Ensure that people make every reasonable effort to comply with social distancing guidelines by maintaining 2 metres distance from others (or where 2m is not possible, at least 1m with additional control measures, such as wearing face coverings). Where social distancing guidelines cannot be followed in full for a particular activity, consider redesigning the activity or taking further steps (such as using fixed teams or putting up screens) to mitigate risk. See the section on managing your workforce for more information.
Assess the risk levels of relevant activities (and any mitigations you put in place), to determine whether the activities can safely go ahead. If a high-risk activity (such as working face-to-face for a sustained period) cannot be redesigned, consider whether the activity needs to continue for the business to operate and take all mitigating actions possible to reduce the risks. Nobody is obliged to work in an unsafe environment, so you should take steps to keep your staff safe and take into account the impact on people with higher risk of serious illness from COVID-19. See the section on managing your workforce for more information.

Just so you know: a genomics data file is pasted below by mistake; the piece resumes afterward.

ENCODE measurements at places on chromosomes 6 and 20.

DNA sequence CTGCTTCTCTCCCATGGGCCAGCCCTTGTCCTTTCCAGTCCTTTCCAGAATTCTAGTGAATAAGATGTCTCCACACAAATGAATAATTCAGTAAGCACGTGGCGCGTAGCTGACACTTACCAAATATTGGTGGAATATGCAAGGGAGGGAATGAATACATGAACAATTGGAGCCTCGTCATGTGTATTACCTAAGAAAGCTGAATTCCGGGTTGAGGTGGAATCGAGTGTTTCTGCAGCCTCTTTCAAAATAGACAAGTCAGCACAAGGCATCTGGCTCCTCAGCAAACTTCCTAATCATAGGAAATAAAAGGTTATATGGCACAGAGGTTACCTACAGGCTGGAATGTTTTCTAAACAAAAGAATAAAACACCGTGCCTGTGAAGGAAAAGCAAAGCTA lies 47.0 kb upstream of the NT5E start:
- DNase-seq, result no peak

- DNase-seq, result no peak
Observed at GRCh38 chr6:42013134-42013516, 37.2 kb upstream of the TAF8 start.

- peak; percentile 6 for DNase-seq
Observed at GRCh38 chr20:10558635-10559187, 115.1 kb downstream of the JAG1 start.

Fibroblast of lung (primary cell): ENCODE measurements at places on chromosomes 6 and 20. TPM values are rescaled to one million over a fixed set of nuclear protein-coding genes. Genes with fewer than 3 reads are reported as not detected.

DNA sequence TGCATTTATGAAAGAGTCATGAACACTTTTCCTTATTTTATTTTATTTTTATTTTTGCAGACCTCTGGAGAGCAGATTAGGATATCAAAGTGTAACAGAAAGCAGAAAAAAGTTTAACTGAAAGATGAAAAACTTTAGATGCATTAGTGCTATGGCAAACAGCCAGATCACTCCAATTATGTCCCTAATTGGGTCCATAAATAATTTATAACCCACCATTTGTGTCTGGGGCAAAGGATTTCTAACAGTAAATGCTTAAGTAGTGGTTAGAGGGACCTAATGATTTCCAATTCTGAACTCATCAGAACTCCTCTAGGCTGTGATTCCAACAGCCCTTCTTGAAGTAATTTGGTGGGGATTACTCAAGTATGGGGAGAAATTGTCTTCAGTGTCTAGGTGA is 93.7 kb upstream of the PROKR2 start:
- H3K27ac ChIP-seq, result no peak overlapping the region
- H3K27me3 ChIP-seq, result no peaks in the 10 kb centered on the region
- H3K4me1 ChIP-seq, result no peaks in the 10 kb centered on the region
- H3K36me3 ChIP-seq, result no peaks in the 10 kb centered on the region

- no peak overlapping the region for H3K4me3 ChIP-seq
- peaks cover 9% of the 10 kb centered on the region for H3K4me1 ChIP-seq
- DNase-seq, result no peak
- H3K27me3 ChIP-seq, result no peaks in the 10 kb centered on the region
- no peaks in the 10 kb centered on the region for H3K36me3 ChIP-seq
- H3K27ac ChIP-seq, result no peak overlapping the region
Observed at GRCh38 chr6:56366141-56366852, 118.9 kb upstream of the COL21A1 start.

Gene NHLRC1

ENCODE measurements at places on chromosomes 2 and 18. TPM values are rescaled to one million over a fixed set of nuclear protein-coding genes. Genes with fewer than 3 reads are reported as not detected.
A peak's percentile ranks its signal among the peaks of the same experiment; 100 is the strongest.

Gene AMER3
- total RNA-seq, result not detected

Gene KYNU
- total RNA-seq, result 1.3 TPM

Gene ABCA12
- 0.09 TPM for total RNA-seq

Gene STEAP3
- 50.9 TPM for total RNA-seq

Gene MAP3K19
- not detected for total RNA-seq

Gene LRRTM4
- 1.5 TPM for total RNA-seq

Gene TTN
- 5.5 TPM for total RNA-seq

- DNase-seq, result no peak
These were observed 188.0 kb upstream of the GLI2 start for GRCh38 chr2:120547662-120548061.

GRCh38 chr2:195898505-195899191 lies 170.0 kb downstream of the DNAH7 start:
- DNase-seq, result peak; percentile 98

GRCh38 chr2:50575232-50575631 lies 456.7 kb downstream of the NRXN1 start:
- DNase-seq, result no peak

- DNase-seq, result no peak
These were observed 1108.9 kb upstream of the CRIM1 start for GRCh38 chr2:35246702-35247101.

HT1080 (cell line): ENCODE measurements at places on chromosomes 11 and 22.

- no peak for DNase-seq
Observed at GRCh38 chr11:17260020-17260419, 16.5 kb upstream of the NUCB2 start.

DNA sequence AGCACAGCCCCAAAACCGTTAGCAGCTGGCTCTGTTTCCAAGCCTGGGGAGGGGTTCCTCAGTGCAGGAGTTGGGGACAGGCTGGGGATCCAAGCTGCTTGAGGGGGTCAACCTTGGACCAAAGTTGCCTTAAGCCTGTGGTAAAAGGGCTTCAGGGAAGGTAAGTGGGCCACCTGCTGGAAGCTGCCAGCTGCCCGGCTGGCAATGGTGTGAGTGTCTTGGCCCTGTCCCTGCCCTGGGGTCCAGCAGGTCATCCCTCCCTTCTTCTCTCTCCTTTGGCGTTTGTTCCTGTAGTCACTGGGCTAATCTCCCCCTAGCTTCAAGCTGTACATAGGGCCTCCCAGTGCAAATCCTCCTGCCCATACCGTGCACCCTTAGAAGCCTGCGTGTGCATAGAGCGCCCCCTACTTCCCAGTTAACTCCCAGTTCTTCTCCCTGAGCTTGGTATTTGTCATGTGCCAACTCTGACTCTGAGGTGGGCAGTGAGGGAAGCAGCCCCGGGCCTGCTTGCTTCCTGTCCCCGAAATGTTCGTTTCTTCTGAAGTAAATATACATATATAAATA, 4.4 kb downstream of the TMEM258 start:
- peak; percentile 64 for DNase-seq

Consider the risks arising from periods of closure. If your building is unoccupied or has reduced occupancy during a period of restrictions, you should take steps to manage any risks that could arise when reopening (for example, by reviewing HSE’s guidance on the risk of legionella). See the section on reopening after a period of closure for more information.
Ensure you are providing adequate ventilation where people are in enclosed spaces. This can be natural ventilation (through opening doors, windows and vents), mechanical ventilation using fans and ducts, or a combination of both. You can find more information in the section on ventilation and the HSE guidance on ventilation and air conditioning during the COVID-19 pandemic.
1.3 How to share your risk assessment
You should share the results of your risk assessment to show your workers and customers that you have properly assessed the risk levels and taken appropriate mitigating measures.
What you should do:
Share the results of your risk assessment with your workforce
If possible, consider publishing the results on your website (and we would expect all businesses with more than 50 staff to do so)
Display the COVID-secure notice (below) in your workplace, to show you have followed this guidance
Download the COVID-secure notice for your workplace.
1.4 COVID-19 cases or outbreaks in the workplace